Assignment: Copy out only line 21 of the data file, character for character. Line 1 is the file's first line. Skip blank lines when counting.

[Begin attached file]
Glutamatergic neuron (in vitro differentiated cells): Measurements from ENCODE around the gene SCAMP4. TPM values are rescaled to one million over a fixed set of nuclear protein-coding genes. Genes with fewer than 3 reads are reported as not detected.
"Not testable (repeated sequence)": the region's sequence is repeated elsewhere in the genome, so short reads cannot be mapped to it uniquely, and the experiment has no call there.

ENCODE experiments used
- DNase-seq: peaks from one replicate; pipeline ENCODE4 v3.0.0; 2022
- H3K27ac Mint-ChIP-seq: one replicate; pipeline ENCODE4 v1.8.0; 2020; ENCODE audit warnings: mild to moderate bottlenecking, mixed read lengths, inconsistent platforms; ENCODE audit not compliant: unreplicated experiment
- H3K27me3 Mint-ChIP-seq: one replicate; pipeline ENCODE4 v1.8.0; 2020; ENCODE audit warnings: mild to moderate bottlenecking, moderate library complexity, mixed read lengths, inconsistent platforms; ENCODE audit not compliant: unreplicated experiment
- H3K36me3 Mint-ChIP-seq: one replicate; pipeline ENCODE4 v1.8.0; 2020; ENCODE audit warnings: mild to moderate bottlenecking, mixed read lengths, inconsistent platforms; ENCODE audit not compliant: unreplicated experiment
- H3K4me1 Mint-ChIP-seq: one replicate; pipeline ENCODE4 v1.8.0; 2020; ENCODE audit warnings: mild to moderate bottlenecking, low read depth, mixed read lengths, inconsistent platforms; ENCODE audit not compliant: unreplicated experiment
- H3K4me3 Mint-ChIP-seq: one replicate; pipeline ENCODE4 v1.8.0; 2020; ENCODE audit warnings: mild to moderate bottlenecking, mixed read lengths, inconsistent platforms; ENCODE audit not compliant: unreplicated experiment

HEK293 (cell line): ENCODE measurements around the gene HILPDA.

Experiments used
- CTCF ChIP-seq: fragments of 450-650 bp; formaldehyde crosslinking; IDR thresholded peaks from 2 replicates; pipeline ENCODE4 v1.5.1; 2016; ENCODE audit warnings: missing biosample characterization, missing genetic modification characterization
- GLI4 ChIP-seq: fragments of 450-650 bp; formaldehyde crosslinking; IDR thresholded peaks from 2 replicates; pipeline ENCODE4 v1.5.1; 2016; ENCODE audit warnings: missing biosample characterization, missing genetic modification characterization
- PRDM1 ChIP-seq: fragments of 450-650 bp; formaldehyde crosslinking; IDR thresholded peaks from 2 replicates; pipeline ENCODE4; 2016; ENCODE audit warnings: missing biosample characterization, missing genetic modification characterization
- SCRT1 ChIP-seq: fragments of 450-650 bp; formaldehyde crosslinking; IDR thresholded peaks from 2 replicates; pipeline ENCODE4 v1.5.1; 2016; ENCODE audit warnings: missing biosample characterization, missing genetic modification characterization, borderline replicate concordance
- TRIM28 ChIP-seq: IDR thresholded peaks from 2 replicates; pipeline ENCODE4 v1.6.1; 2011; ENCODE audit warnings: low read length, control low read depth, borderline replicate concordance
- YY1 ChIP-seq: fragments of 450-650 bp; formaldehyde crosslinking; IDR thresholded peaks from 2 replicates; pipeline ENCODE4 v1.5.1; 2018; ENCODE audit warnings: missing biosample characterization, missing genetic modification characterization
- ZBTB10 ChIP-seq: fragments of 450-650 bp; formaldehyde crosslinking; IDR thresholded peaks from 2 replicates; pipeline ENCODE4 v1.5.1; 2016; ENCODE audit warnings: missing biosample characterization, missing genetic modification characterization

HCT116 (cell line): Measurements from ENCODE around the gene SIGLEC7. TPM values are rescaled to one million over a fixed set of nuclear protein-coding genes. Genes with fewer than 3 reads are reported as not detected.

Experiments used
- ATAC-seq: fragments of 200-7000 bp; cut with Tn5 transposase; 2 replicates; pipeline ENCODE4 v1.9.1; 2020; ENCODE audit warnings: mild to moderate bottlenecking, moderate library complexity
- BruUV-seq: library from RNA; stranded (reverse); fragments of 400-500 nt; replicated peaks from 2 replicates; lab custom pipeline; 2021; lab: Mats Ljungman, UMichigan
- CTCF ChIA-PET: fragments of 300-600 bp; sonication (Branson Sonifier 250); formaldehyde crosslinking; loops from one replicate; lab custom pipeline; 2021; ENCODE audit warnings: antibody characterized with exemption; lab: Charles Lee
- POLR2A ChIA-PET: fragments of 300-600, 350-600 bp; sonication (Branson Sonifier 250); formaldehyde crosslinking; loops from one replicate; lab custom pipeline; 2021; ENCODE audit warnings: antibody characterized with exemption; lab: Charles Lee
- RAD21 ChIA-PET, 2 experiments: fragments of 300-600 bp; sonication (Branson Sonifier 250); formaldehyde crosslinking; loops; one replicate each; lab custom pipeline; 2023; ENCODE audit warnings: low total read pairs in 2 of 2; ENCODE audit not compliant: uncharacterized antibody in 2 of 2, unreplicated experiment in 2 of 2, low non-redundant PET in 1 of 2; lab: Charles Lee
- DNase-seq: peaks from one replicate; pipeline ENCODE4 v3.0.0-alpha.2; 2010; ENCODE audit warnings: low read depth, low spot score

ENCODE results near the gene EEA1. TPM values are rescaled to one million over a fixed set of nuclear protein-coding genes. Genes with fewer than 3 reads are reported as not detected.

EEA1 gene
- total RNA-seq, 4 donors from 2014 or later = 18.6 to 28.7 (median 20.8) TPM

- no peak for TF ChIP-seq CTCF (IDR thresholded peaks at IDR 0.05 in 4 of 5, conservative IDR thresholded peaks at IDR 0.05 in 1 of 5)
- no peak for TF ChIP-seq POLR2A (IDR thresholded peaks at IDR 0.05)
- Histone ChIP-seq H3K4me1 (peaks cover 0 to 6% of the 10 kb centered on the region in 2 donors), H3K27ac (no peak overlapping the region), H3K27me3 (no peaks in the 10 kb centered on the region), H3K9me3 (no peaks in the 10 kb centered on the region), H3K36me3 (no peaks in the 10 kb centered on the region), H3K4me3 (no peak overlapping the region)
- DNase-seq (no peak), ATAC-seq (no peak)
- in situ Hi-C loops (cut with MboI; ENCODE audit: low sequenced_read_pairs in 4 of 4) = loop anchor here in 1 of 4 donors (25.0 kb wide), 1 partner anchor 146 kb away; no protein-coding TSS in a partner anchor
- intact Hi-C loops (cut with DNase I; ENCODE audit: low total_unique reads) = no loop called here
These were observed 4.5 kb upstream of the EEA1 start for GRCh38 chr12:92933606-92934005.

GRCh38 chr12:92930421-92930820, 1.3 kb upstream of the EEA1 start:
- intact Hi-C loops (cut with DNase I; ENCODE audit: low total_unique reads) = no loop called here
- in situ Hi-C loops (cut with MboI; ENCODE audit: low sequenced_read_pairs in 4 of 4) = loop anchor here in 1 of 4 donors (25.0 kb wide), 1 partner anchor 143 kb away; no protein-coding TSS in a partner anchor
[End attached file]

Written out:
- ATAC-seq: fragments of 200-7000 bp; cut with Tn5 transposase; 2 replicates; pipeline ENCODE4 v1.9.1; 2020; ENCODE audit warnings: mild to moderate bottlenecking, moderate library complexity